When the regular Shadow illustrator left the magazine, Cartier got the job. He kept with the established style drew over 800 illustrations for The Shadow. It wasn't until he got to work on Unknown (more than 200 illustrations) that he could let loose with his own style; clean line work with a bit of humor. It was his sense of whimsey coupled with his realistic style that made his work stand out.

In addition, Cartier illustrated for Astounding Science Fiction (more than 300 illustrations), Wild West Weekly, Movie Action, Detective Story, and (close to my heart) Doc Savage Magazine.

Cartier enlisted in the Army in 1941 and was wounded in the Battle of the Bulge. He earned a Purple Heart and the Bronze Star. After the war Ed Cartier married and had a family. Georgina, his wife of 64 years, passed away in 2007.

Edward Daniel Cartier was a fantastic artist whose work will live on for quite some time to come; especially his art from The Shadow and Doc Savage. Those titles are still in print from Nostalgia Ventures.

Thanks, Edd for all the brilliant work.

Tuesday, January 6, 2009

Tannhäuser Tuesday - Ikarus Faith-lift

by littlewars

A while back I worked with Plageman to make a character card and tokens for his custom character, Ikarus Faith. There were a couple of graphic errors that always bugged me, so I decided to revisit this and fix up the card. Most of the changes are cosmetic so you can continue to use the old card. You can read all about the origin of Ikarus Faith in my earlier column.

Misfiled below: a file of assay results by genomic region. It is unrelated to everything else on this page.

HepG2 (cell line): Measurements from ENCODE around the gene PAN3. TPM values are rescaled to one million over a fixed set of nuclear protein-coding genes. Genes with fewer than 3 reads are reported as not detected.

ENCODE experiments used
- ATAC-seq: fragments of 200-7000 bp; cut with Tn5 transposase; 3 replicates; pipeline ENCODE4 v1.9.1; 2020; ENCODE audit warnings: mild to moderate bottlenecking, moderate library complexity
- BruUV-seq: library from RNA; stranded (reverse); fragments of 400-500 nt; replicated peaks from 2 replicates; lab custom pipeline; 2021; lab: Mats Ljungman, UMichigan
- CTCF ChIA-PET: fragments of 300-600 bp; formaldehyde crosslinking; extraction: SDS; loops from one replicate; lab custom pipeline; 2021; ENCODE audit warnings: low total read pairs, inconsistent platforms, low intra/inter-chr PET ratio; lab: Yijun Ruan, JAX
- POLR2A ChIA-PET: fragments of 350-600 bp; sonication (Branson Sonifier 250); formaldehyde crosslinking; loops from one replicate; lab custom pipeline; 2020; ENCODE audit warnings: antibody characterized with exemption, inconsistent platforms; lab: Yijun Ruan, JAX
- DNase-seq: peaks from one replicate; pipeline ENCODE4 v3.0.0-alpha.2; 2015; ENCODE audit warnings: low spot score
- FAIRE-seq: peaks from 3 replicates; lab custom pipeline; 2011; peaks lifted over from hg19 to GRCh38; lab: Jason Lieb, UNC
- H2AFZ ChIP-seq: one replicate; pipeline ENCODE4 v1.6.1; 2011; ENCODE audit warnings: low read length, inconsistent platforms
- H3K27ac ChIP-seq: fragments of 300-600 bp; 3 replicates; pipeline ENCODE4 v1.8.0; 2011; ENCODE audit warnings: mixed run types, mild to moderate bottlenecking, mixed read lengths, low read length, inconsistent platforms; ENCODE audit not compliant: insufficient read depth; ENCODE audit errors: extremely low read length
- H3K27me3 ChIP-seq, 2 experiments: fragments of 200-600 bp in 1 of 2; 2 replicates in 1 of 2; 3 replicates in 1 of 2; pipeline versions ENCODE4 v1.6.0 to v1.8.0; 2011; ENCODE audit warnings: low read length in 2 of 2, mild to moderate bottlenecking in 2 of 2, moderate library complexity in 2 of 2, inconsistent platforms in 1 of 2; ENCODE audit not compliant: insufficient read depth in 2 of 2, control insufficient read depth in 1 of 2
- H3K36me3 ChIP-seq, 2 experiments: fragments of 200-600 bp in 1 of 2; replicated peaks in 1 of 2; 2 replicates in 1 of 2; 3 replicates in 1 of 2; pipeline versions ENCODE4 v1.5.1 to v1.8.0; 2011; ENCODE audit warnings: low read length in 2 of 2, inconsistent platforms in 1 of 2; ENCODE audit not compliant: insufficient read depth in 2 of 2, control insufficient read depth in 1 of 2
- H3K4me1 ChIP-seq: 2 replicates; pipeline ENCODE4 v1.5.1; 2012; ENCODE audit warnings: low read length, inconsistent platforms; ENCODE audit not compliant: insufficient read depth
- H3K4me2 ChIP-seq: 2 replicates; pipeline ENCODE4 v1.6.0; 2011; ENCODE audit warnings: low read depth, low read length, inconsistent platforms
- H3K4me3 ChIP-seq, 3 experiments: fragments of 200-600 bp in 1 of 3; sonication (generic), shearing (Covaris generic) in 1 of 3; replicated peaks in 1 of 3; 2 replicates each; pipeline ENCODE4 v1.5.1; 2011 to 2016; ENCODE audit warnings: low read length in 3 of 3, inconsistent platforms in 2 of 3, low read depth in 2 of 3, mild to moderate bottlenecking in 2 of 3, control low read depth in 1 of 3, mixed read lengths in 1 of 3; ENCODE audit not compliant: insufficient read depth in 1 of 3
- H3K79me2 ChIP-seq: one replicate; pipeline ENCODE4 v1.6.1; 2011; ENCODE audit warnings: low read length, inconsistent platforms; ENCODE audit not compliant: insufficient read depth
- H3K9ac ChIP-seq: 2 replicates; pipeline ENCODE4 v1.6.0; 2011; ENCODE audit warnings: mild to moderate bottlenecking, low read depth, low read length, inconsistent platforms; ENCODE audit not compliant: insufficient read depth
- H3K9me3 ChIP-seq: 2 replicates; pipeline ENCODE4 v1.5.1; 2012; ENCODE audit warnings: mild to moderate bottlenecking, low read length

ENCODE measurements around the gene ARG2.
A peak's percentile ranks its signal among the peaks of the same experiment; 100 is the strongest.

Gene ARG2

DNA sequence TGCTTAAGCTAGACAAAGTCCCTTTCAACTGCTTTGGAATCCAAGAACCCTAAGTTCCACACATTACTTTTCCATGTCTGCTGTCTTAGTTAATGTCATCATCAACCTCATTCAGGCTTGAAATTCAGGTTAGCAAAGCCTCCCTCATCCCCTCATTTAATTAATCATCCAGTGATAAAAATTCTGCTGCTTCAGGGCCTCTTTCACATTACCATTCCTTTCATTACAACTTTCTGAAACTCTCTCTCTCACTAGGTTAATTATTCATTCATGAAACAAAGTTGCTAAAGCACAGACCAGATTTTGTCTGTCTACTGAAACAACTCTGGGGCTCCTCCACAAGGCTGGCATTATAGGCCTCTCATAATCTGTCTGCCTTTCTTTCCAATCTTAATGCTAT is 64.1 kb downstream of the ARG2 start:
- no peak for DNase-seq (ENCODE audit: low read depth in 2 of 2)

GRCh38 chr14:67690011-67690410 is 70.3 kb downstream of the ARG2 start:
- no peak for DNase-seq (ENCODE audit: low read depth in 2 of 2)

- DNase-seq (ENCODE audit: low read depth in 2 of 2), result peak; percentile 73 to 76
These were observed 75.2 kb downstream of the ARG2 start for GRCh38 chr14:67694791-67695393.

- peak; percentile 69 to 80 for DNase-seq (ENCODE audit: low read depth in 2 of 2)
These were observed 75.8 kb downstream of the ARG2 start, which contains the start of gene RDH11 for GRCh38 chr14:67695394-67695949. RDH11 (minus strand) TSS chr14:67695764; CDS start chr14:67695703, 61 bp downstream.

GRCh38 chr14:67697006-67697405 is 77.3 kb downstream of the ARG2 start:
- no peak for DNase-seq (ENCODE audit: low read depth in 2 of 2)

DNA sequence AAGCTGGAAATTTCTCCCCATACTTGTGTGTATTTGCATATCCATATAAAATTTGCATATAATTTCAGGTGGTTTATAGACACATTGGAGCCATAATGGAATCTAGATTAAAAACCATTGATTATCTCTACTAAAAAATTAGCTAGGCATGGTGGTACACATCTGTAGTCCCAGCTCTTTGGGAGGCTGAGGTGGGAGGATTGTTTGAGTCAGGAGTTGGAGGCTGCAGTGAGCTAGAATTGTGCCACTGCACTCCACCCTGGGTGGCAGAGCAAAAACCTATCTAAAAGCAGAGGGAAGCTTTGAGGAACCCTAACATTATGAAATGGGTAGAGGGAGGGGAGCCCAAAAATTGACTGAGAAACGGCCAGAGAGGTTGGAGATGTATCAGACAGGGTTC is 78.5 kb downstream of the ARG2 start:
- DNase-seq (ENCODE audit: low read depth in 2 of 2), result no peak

I created a new printable PDF for Ikarus Faith that you can download here.

The new document contains:
• Revised card and token graphics
• Complete rules written by Plageman
• Equipment Pack reference cards

As a bonus this month, I have also made a print friendly PDF of Ikarus Faith's bonus token from my earlier column. It is available here. I really recommend using this if you are going to be playing Ikarus. Compared to the knife, it is a much cooler Hand to Hand weapon.

These custom additions to Tannhäuser are not created by, distributed, or endorsed by Take on You, Asmodee, or Fantasy Flight. Tannhäuser and all related characters are trademarks of Take on You and © Take on You LTD. All Rights Reserved.

Sunday, January 4, 2009

Pulp of the Week - Doc Savage #1

March 1933 - The Man of Bronze

It may be apparent that I am a fan of the Doc Savage character and the series of super-sagas originally published from March 1933 to Summer 1949. 181 issues. That is not a record for pulp characters (the Shadow ran for 325 issues) but that is a lot of stories featuring one character.

Recently I realized that I had not read a Doc Savage novel since, well, before many of you were born. I couldn't remember how far in the series I had read in my youth (book 70ish), so I decided to begin again with the first issue. If I read one a month, I should be able to finish them all in 16 years or so...

Clark Savage, Jr. was created by the publishers of The Shadow working with writer Lester Dent. The Shadow was a big hit and they were looking to create another. Doc was designed to be an unabashed good guy. Created in the Great Depression, Doc symbolized the hopes and dreams of many young men. He was smart, handsome, strong, fast, and rich. On the covers of the original pulps, Clark Gable was the visual inspiration for Doc.

Doc is considered by many to be the first super-hero. He is superhuman; but just barely. He is a little faster, stronger, and smarter than almost anyone else. His courage and confidence are unmatched.

One of the things that I really like about this story is that even though this is the first issue of a 181 episode series, there isn't a lot of exposition. The components for the series are already there. The characters have a life together, a history. Doc and the fantastic five, his group of friends from the Great War, are already a team. Clark Savage, Jr. is already Doc Savage. He and his friends already have deep bonds.